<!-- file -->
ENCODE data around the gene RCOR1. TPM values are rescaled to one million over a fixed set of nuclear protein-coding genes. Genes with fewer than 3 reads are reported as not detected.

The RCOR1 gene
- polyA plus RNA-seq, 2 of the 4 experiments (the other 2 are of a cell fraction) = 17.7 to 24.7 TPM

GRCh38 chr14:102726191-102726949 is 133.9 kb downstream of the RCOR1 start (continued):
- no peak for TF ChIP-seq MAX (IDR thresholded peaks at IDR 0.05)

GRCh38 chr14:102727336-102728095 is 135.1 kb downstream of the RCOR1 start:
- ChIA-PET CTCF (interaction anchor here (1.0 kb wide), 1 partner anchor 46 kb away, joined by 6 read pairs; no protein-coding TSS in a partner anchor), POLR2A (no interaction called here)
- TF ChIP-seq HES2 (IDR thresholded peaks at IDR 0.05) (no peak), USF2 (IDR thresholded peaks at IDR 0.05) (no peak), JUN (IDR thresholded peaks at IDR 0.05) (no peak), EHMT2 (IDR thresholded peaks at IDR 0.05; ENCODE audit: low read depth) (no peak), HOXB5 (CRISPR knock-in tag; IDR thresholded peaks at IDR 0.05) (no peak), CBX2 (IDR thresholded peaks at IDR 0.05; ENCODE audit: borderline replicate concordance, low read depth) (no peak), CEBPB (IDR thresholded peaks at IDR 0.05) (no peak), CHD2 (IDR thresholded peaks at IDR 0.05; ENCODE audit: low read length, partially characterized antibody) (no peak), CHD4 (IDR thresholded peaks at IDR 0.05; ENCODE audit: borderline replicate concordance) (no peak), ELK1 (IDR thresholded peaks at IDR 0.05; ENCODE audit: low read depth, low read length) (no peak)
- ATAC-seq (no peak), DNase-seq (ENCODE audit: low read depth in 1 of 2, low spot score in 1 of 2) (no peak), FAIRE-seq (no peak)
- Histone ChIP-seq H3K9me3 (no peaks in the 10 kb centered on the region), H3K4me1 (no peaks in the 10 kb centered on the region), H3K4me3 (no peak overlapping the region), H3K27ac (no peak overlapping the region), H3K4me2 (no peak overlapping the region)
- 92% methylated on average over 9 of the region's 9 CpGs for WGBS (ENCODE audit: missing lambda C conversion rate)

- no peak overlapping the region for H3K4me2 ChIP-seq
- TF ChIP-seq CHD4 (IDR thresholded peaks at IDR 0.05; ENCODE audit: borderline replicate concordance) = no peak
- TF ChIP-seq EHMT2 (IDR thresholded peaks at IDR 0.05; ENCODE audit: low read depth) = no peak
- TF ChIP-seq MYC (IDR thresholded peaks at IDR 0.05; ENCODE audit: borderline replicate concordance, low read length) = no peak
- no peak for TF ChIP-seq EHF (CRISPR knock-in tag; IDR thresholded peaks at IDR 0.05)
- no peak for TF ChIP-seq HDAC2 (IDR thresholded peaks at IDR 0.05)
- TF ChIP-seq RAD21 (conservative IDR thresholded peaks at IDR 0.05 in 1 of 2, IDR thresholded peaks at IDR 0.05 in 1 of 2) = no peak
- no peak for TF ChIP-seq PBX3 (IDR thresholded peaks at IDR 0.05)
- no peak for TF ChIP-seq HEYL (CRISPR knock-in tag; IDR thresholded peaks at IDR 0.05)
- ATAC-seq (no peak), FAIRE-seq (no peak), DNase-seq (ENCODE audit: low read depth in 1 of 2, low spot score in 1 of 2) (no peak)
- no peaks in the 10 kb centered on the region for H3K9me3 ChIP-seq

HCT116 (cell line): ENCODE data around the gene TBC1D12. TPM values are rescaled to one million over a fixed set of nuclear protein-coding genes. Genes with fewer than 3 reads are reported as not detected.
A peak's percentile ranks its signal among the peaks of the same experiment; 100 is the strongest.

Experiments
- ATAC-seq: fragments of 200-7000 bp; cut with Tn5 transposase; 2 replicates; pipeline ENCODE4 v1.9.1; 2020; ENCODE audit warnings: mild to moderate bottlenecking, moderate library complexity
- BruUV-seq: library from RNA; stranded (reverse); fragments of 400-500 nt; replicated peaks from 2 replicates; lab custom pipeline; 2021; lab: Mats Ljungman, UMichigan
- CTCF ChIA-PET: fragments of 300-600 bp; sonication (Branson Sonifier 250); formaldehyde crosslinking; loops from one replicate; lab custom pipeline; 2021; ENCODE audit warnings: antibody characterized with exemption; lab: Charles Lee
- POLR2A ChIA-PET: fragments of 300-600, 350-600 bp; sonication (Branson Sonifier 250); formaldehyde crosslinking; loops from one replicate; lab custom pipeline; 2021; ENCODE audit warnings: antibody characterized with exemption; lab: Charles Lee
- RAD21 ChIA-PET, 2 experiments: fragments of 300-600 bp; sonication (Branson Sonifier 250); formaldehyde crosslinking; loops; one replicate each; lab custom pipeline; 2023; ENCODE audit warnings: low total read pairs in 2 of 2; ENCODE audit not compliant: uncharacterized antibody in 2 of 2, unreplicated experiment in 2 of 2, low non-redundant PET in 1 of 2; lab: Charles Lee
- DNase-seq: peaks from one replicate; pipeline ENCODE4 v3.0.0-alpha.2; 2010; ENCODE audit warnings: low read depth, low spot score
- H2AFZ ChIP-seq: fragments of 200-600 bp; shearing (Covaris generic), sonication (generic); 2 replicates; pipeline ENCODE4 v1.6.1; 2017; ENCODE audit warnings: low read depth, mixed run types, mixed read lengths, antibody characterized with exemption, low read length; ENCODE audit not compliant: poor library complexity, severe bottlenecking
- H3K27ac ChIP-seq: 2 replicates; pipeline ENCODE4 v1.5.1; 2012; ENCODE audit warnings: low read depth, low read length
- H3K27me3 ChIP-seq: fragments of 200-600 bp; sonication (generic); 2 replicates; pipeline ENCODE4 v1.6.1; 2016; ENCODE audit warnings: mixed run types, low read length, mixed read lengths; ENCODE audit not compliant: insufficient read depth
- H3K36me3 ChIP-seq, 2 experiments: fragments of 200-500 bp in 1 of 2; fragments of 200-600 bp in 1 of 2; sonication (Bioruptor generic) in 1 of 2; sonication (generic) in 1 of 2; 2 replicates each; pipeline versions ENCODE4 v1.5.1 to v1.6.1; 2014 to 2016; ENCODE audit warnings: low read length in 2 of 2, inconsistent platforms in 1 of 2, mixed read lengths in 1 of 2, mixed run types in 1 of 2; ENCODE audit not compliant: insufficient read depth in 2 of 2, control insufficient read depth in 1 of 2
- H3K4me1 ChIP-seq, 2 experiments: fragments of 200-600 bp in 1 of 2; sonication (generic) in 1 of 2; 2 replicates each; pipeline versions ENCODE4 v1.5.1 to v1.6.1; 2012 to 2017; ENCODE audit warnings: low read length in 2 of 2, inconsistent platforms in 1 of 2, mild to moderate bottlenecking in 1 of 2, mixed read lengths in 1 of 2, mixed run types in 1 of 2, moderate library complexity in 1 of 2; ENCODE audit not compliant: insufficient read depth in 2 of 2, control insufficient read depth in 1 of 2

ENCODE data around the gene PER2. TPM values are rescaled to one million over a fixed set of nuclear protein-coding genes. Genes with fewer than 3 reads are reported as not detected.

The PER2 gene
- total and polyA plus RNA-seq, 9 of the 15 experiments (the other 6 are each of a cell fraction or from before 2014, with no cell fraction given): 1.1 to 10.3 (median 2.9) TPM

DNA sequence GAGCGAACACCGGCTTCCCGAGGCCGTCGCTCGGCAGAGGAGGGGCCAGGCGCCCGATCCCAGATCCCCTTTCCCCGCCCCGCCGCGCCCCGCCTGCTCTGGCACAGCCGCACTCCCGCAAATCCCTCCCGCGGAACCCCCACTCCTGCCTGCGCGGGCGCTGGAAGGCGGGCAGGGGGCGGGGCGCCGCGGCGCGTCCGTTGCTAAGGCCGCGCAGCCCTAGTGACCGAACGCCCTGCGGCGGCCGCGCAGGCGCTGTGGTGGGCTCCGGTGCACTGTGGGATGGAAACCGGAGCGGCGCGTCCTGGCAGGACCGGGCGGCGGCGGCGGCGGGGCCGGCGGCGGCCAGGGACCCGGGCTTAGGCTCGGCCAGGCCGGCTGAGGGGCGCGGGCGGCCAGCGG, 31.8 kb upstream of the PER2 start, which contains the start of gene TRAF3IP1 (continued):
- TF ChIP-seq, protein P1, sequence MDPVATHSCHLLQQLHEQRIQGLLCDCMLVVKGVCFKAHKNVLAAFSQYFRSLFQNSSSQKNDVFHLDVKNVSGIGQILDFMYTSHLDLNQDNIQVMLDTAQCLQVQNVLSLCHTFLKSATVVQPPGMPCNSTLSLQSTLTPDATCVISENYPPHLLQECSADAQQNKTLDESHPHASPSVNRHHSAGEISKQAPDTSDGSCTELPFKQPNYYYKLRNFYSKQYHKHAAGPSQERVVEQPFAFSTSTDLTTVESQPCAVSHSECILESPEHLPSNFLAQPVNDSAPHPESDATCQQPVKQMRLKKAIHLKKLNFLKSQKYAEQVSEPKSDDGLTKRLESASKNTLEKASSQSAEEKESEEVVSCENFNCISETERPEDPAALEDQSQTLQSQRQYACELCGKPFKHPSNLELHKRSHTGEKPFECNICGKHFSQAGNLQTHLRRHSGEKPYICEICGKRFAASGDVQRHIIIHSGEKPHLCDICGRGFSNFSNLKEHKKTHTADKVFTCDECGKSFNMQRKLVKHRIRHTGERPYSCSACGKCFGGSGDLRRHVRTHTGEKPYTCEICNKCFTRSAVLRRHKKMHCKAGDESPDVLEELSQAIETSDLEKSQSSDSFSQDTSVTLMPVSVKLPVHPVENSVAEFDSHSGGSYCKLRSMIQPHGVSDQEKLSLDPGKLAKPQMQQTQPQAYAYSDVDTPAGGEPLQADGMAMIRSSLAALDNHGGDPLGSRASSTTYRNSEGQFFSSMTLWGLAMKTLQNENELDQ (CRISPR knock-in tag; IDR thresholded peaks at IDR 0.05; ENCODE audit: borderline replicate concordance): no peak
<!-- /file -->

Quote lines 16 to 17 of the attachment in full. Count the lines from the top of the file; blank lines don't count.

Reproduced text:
- no peak for TF ChIP-seq EHF (CRISPR knock-in tag; IDR thresholded peaks at IDR 0.05)
- no peak for TF ChIP-seq HDAC2 (IDR thresholded peaks at IDR 0.05)